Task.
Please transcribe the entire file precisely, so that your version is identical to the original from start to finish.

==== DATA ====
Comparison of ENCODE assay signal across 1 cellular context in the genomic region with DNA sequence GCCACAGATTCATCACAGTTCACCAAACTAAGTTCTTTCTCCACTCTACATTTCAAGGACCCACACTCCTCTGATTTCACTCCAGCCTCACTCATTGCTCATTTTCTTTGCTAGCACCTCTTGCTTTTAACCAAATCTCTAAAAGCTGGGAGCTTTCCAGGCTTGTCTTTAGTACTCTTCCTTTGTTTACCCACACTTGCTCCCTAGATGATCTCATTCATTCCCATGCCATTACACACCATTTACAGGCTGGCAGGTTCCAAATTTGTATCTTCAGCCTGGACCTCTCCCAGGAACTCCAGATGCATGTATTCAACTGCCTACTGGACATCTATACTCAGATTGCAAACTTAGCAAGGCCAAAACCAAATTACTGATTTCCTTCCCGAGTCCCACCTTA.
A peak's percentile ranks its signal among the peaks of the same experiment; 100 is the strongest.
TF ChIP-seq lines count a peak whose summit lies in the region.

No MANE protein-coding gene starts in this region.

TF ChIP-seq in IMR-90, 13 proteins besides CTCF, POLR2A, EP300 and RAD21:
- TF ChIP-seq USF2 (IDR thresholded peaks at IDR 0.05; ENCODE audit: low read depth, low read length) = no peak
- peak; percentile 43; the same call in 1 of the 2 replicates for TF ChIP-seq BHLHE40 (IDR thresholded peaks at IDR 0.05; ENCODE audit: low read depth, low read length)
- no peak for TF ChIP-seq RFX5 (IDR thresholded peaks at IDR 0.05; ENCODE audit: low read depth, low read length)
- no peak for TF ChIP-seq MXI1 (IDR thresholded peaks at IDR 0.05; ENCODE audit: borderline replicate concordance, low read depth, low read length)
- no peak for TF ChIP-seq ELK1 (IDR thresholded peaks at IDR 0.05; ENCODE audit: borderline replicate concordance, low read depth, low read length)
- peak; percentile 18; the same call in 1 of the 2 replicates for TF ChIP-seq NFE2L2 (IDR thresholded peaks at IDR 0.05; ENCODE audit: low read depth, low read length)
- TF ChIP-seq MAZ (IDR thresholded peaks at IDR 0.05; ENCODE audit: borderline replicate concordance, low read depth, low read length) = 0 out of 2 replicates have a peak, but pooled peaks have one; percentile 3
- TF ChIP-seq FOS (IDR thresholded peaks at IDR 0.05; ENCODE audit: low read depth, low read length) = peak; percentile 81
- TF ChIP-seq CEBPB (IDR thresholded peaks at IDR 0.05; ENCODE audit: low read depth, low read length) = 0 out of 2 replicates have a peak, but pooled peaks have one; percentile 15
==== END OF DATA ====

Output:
Comparison of ENCODE assay signal across 1 cellular context in the genomic region with DNA sequence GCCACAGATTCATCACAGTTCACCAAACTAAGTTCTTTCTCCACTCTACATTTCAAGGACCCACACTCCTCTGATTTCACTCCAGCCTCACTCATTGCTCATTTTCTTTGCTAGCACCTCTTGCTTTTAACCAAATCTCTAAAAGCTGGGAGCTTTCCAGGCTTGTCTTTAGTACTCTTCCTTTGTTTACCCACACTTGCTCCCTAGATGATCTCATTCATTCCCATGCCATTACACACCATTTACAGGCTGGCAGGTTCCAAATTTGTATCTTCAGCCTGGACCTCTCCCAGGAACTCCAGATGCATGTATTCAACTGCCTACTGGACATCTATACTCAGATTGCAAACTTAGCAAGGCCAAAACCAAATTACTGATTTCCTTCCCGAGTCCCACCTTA.
A peak's percentile ranks its signal among the peaks of the same experiment; 100 is the strongest.
TF ChIP-seq lines count a peak whose summit lies in the region.

No MANE protein-coding gene starts in this region.

TF ChIP-seq in IMR-90, 13 proteins besides CTCF, POLR2A, EP300 and RAD21:
- TF ChIP-seq USF2 (IDR thresholded peaks at IDR 0.05; ENCODE audit: low read depth, low read length) = no peak
- peak; percentile 43; the same call in 1 of the 2 replicates for TF ChIP-seq BHLHE40 (IDR thresholded peaks at IDR 0.05; ENCODE audit: low read depth, low read length)
- no peak for TF ChIP-seq RFX5 (IDR thresholded peaks at IDR 0.05; ENCODE audit: low read depth, low read length)
- no peak for TF ChIP-seq MXI1 (IDR thresholded peaks at IDR 0.05; ENCODE audit: borderline replicate concordance, low read depth, low read length)
- no peak for TF ChIP-seq ELK1 (IDR thresholded peaks at IDR 0.05; ENCODE audit: borderline replicate concordance, low read depth, low read length)
- peak; percentile 18; the same call in 1 of the 2 replicates for TF ChIP-seq NFE2L2 (IDR thresholded peaks at IDR 0.05; ENCODE audit: low read depth, low read length)
- TF ChIP-seq MAZ (IDR thresholded peaks at IDR 0.05; ENCODE audit: borderline replicate concordance, low read depth, low read length) = 0 out of 2 replicates have a peak, but pooled peaks have one; percentile 3
- TF ChIP-seq FOS (IDR thresholded peaks at IDR 0.05; ENCODE audit: low read depth, low read length) = peak; percentile 81
- TF ChIP-seq CEBPB (IDR thresholded peaks at IDR 0.05; ENCODE audit: low read depth, low read length) = 0 out of 2 replicates have a peak, but pooled peaks have one; percentile 15